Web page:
And I’m certainly not a fan of the banks, investment and other, which I believe were a significant contributor to the mess.

But, while my wife may disagree, I like to think I keep an open mind.

So when I saw an article talking about how Goldman Sachs grew from mid-tier firm to global player in a few decades I had to peek.

John Whitehead, a co-head of the firm in 1970, wrote the following 10 commandments that guided their business development efforts:

1.   Don’t waste your time going after business you don’t really want.
2.   The boss usually decides — not the assistant treasurer. Do you know the boss?
3.   It is just as easy to get a first-rate piece of business as a second-rate one.
4.   You never learn anything when you’re talking.
5.   The client’s objective is more important than yours.
6.   The respect of one person is worth more than an acquaintance with 100 people.
7.   When there’s business to be found, go out and get it!
8.   Important people like to deal with other important people. Are you one?
9.   There’s nothing worse than an unhappy client.
10.  If you get the business, it’s up to you to see that it’s well-handled.

I love them. They’re full of common sense and they’re very practical. Written in 1970, these 10 commandments add to my belief that the basic, common sense principles of business never change.

Here are 4 things that business owners today can take from them.

First of all, being clear about what business they want and avoiding the temptation to grab every deal that comes along in order to increase revenue. Only take deals that provide good margins, with companies who pay on time.

Hold out for the first-rate piece of business. That’s the one that allows a company to do what it’s good at. Second-rate deals require the company to reinvent its core competency at short notice, for difficult customers who are price shopping and who never buy from the same vendor twice.

Companies, and sales people, that really understand that it’s the client’s objective that’s important, don’t have unhappy clients. Hard driving entrepreneurs sometimes forget that in their rush to achieve their objectives. As a service provider, I try never to take on an assignment unless I understand the deliverable. For example, I’ll say to a client: “Imagine we’ve just finished your offsite and you’re telling me how pleased you are that we achieved your goals. What has happened, what do you have, that’s making you say that?”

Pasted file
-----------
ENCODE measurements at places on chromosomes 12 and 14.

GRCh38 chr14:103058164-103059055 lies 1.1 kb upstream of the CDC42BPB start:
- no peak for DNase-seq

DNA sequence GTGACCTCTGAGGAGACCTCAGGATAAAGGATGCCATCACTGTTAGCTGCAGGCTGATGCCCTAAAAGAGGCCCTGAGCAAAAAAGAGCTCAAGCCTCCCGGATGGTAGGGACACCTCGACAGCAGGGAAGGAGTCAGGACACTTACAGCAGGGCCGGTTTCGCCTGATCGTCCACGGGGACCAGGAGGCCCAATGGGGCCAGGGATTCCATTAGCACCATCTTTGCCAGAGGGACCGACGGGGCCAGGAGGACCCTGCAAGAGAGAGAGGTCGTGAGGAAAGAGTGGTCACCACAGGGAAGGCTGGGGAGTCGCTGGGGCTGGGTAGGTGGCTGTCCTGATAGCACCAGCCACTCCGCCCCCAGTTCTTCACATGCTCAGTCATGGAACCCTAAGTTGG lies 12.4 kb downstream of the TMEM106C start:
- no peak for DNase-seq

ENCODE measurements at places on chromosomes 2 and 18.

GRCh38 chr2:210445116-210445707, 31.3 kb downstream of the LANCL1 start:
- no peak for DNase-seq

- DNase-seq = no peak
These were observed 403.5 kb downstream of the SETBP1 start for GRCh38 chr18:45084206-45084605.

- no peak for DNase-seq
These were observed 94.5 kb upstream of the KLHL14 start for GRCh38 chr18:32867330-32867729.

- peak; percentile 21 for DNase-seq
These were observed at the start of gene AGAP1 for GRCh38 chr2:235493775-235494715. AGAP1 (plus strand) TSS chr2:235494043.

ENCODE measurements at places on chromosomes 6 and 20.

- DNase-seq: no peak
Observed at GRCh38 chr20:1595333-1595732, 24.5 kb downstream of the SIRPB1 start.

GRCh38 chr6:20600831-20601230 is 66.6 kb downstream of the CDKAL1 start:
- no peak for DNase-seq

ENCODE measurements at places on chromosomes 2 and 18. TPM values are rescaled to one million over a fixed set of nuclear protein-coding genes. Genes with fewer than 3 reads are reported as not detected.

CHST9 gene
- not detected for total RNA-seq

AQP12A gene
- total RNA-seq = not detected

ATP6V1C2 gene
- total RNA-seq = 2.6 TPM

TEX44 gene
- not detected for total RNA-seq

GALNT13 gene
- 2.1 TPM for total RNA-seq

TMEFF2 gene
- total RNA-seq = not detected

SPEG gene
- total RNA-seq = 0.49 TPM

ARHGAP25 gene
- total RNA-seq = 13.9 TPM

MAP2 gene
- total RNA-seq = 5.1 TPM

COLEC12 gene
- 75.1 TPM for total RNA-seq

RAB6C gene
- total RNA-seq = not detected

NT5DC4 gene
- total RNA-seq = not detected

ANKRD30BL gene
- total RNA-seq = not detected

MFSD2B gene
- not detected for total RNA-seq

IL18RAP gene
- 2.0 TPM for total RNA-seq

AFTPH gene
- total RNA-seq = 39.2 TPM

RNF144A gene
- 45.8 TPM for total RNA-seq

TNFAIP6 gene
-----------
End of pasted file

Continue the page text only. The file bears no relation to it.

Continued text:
Finally, the last of Whitehead’s principles emphasizes the importance of focusing the company culture on customer satisfaction.

Mark Graham, who wrote, the article says that he’s built his business by putting integrity first, even if it seems at times he has to sacrifice short-term profits. He’s right – and that could be the 11th commandment.

 

If you enjoyed this post you’ll also enjoy 5 Tips for Fast Growth in a Slow Economy

Click here and automatically receive our latest blog posts.

Do You Think Of The Chicken When You’re Eating An Omelette?

Tuesday, April 30th, 2013

For some people, breakfast, if they even call it that, is just a cup of coffee. For others, it’s cereal or a cooked breakfast.

But, regardless of what we reach for, we do it to provide fuel for our bodies and minds. That’s the result we want.To create an omelette, chickens are the strategy

Imagine for a moment that you’re an omelette person. You start every day eating your personal favourite – maybe it’s mushroom, or western, or jalapeño.

The result is you go to work feeling good, ready for the challenges of the day.

Fine, but what on earth do omelettes and strategy consulting have in common?

Think of it this way.

While the ingredients required for the filling vary with each person’s taste, every omelette – every single one – needs eggs. And to get eggs you need chickens.

Now I don’t know about you, but when I’m rushing around in the morning, getting dressed and so on, I’m already thinking about what I have to achieve during the day.

When – if – I spare a thought for the omelette, it’s about the result it will give me, the energy to get through the day.

If someone stopped me, in that frenetic time between getting out of bed and leaving the house, and tried to tell me that the chicken and the egg were what mattered, I’d brush them off.

Chickens are the strategy and energy is the result.

I know that to get my result a chicken is required because I must have eggs to make my omelette. But, on a day-to-day basis, it’s the result I’m interested in, not the chicken, the eggs or the omelette.

Business owners want results – growth in sales and profits – the strategies that produce them are just a means to that end.

So they don’t buy strategies; they buy what strategies, successfully executed, will do for them. I have to admit that, when I started consulting, it took me a couple of years to figure that out.

That doesn’t mean to say that business owners won’t stay abreast of developments in strategy development and execution. The ones we work with most certainly do.